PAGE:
Perry Link is Chancellorial Chair at the University of California at Riverside. His recent books include An Anatomy of Chinese: Rhythm, Metaphor, Politics and a translation of the memoirs of the Chinese astrophysicist Fang Lizhi, entitled The Most Wanted Man in China: My Journey from Scientist to Enemy of the State. (November 2016)
by Eliot Weinberger, with an afterword by Octavio Paz
The Ghosts of Birds
by Eliot Weinberger
Some people, and I am one, feel that Tang (618–907 CE) poetry is the finest literary art they have ever read. But does one need to learn Chinese in order to have such a view, or can classical Chinese poetry be adequately translated? In 1987 Eliot Weinberger, who has written …
The Big Red Book of Modern Chinese Literature: Writings from the Mainland in the Long Twentieth Century
edited by Yunte Huang
Dragon in Ambush: The Art of War in the Poems of Mao Zedong
by Jeremy Ingalls, compiled and edited by Allen Wittenborn
At the annual meeting of BookExpo America that was held in New York last May, to which most leading US publishers sent representatives, state-sponsored Chinese publishers were named “guests of honor.” Commercially speaking, this made sense. China’s book industry, with sales now reported at $8 billion annually, is the second-largest …
by Sheng Keyi, translated from the Chinese by Shelly Bryant
A Map of Betrayal
by Ha Jin
Can writers help an injured society to heal? Did Ōe Kenzaburō, who traveled to Hiroshima in 1963 to interview survivors of the dropping of the atomic bomb on that city eighteen years earlier, and then published a moving book called Hiroshima Notes, help his compatriots to recover? Did Primo Levi, …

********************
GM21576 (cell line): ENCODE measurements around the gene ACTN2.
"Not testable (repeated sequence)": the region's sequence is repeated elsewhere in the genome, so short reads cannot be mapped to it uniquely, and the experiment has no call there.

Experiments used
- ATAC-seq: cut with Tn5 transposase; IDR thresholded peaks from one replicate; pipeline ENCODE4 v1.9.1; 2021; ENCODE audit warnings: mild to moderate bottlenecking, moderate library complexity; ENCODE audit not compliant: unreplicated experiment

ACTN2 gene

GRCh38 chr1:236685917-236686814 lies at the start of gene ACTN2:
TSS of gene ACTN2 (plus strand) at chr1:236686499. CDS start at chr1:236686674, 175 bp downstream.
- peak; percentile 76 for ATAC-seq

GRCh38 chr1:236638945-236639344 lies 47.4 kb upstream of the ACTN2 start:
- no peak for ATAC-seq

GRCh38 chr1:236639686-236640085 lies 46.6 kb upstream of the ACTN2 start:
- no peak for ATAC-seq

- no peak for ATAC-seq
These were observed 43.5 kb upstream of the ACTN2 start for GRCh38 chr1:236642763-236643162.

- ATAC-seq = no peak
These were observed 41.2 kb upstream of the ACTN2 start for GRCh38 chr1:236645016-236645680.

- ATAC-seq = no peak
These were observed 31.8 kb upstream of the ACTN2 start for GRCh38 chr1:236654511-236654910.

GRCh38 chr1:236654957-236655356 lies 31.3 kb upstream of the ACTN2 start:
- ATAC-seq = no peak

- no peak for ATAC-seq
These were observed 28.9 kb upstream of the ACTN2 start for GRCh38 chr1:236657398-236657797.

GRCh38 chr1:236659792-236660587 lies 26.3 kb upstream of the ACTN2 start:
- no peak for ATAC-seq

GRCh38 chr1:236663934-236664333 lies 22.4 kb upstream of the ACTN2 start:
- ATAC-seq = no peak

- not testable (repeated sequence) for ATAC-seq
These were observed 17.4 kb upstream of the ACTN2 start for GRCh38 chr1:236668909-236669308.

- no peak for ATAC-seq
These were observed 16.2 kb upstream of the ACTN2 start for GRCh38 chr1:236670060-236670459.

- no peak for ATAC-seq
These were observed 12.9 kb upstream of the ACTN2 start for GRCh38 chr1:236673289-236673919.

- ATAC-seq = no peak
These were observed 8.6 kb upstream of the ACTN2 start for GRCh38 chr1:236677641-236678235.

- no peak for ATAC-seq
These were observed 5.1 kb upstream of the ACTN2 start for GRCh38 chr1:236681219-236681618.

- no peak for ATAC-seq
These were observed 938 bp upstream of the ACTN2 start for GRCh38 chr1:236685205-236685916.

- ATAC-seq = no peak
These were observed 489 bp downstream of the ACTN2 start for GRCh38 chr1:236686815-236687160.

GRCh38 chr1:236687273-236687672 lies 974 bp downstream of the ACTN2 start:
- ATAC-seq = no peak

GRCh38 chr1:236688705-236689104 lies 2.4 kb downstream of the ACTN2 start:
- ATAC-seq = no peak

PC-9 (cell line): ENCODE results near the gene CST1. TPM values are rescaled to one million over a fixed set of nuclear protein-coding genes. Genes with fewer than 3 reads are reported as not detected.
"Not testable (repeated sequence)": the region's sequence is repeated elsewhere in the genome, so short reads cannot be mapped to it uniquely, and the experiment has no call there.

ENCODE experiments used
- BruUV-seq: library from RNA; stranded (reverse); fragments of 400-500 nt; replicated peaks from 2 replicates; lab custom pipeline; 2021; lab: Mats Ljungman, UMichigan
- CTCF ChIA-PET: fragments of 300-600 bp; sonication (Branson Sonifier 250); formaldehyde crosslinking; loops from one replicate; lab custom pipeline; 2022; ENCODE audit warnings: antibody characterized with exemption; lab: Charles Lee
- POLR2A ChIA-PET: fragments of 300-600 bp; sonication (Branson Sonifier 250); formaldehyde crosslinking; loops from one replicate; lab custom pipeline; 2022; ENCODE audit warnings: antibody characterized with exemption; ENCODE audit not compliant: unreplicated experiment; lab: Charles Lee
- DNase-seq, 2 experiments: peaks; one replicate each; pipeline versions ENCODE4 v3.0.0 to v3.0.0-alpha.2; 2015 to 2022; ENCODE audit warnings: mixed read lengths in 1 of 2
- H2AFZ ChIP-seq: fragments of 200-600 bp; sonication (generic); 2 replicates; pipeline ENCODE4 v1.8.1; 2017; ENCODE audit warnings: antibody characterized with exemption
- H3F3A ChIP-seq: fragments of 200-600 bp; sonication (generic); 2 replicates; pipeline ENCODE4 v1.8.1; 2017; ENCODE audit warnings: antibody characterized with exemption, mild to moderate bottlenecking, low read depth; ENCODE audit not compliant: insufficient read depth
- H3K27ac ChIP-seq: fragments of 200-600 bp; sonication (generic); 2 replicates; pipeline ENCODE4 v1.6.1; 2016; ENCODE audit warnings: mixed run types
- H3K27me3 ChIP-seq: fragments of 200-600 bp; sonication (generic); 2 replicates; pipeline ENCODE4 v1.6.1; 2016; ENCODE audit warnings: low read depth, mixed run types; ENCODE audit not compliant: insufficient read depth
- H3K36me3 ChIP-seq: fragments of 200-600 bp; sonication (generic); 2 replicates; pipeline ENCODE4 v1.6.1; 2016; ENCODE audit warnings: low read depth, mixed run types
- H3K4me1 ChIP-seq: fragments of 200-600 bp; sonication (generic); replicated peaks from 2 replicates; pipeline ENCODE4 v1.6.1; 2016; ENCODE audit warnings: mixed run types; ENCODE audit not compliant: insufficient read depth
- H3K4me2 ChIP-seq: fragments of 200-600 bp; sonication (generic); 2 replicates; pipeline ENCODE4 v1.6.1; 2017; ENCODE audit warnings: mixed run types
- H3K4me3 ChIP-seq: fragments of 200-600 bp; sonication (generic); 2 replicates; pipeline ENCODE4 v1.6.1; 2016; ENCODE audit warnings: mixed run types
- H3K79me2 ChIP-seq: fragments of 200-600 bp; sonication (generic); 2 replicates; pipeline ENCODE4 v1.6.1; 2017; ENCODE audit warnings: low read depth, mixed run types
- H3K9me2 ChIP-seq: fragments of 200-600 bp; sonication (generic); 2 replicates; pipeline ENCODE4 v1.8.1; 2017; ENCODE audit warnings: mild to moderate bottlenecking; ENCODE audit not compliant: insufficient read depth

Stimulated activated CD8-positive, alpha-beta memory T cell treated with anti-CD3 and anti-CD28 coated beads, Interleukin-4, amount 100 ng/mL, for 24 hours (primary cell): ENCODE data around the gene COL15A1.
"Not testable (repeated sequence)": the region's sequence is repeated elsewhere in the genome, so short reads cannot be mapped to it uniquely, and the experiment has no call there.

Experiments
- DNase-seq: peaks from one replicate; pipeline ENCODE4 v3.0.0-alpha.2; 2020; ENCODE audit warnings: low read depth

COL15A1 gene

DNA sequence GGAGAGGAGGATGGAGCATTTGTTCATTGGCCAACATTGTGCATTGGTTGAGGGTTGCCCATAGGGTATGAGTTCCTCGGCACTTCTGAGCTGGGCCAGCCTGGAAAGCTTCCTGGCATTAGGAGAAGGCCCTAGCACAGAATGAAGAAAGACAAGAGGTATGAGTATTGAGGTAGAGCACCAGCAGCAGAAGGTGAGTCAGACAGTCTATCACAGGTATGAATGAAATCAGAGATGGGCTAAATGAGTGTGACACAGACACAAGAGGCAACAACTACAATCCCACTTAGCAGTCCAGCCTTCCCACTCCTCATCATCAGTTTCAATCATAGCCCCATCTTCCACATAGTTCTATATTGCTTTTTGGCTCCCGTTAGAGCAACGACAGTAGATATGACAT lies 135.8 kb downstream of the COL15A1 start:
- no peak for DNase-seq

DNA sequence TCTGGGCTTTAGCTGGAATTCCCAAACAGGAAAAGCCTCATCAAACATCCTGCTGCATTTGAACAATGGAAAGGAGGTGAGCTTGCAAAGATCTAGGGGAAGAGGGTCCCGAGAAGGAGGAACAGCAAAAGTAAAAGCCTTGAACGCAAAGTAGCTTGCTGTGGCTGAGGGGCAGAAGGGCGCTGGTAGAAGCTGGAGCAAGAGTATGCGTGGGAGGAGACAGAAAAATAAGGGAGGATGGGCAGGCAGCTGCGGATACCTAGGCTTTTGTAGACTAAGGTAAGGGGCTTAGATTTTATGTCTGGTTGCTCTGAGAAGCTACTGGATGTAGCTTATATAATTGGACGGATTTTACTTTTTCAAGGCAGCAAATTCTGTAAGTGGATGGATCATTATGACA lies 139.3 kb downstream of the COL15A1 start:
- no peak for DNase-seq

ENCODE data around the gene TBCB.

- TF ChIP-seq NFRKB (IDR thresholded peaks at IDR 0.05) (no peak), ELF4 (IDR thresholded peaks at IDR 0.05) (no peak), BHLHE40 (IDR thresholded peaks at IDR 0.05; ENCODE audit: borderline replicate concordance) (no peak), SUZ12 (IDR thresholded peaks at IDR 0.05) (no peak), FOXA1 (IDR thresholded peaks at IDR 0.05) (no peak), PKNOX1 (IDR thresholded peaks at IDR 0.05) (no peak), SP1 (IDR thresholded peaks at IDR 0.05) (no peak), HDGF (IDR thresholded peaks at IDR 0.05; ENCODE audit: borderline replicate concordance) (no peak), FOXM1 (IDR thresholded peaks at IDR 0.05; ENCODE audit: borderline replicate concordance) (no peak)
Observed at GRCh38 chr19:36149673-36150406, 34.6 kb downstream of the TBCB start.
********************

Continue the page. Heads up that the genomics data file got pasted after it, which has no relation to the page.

The Plum in the Golden Vase or, Chin P’ing Mei, Vol. 5: The Dissolution
by an unknown author, translated from the Chinese by David Tod Roy
During the four hundred years since it appeared, Chin P’ing Mei has been known in China as an “obscene book.” Governments have banned it and parents have hidden it from children. One widespread anecdote—a false story, but a true indication of the book’s reputation—is that it originated as a murder weapon: the author applied poison to the corners of the pages and presented it to an enemy, knowing that his foe would need to wet his fingertips with saliva in order to keep turning the pages fast enough.
Are people who think in Indo-European languages better off because their languages lead them to a clear conceptualization of an important puzzle? Or are thinkers in Chinese better off because their language gets them through life equally well without the puzzle?
It can be embarrassing for a China scholar like me to read Eileen Chang’s pellucid prose, written more than sixty years ago, on the early years of the People’s Republic of China. How many cudgels to the head did I need to catch up to where Chang was in 1954 in understanding how things worked, beneath the jargon? In Naked Earth, Chang shows how a Communist land-reform campaign descends on a village like a giant cookie cutter. Eventually the farmers, like everyone else, figure out that their personal interests depend on correct verbal performance.
After nearly eight months in detention, Chinese human rights lawyer Pu Zhiqiang has been informed that formal charges are now being considered against him. The crime? “Picking fights and causing trouble” on his microblog. It may seem odd to detain someone first and then go look for the reasons for the detention, but this is a well-established pattern.